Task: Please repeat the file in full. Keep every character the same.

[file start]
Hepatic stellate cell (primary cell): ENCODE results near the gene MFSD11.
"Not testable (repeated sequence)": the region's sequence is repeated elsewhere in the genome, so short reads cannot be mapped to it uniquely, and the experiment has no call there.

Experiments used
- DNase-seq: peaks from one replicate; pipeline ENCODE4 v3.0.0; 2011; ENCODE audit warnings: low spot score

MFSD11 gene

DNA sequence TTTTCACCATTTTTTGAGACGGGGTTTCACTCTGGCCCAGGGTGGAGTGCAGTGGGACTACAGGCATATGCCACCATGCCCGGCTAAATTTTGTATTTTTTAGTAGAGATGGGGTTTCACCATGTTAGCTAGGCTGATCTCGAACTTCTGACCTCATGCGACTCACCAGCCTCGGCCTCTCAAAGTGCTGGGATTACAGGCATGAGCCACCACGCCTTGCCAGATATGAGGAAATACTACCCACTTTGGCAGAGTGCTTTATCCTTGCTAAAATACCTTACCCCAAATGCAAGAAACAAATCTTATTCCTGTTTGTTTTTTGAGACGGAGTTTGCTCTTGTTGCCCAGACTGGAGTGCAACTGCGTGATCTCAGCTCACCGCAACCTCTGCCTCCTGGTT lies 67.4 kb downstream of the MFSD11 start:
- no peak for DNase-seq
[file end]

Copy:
Hepatic stellate cell (primary cell): ENCODE results near the gene MFSD11.
"Not testable (repeated sequence)": the region's sequence is repeated elsewhere in the genome, so short reads cannot be mapped to it uniquely, and the experiment has no call there.

Experiments used
- DNase-seq: peaks from one replicate; pipeline ENCODE4 v3.0.0; 2011; ENCODE audit warnings: low spot score

MFSD11 gene

DNA sequence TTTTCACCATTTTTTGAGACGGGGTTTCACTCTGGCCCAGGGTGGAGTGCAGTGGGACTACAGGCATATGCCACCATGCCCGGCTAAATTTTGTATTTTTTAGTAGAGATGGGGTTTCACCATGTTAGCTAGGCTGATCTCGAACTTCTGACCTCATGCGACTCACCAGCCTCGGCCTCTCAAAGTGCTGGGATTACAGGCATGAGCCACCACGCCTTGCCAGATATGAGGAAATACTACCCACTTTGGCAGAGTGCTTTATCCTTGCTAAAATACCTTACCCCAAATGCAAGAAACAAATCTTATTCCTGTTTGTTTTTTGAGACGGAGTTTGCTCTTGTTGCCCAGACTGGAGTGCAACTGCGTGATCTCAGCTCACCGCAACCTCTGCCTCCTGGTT lies 67.4 kb downstream of the MFSD11 start:
- no peak for DNase-seq